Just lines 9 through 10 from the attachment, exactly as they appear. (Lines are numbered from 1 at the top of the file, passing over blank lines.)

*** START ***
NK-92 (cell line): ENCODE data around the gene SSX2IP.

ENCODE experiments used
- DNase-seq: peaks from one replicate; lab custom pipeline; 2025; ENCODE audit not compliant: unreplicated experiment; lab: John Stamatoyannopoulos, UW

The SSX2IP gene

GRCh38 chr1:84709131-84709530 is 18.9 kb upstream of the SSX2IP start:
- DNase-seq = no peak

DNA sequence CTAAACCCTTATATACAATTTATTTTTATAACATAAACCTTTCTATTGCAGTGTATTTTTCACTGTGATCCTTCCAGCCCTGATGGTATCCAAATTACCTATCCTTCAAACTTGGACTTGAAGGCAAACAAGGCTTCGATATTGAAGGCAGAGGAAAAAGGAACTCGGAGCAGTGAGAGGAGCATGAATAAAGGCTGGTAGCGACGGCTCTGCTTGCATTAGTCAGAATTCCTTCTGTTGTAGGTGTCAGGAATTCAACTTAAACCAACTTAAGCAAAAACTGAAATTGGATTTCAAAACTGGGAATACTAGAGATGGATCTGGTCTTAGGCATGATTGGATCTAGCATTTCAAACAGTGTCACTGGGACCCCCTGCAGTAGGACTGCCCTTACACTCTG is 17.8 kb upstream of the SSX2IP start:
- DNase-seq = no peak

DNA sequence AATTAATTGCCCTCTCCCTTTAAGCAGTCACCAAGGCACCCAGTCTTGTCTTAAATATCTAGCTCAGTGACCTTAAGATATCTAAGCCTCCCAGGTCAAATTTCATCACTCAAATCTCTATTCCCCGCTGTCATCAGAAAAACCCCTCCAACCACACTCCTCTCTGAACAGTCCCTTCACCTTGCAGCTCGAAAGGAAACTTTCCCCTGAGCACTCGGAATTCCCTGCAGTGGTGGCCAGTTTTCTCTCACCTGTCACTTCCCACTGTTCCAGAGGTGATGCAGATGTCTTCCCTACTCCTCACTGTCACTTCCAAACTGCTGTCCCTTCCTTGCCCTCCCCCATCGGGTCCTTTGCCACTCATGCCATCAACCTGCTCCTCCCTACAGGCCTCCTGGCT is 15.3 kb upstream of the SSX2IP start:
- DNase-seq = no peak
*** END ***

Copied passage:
DNA sequence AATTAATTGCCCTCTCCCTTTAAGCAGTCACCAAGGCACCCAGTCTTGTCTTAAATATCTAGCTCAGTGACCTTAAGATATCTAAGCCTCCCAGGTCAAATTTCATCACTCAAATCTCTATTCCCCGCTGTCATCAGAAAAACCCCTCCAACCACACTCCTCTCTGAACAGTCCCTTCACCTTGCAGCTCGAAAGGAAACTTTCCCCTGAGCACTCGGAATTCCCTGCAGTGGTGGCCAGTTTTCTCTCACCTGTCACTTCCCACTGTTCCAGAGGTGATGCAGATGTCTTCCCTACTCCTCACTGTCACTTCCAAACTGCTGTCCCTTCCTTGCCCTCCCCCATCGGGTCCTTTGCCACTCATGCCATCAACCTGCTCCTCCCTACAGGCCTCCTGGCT is 15.3 kb upstream of the SSX2IP start:
- DNase-seq = no peak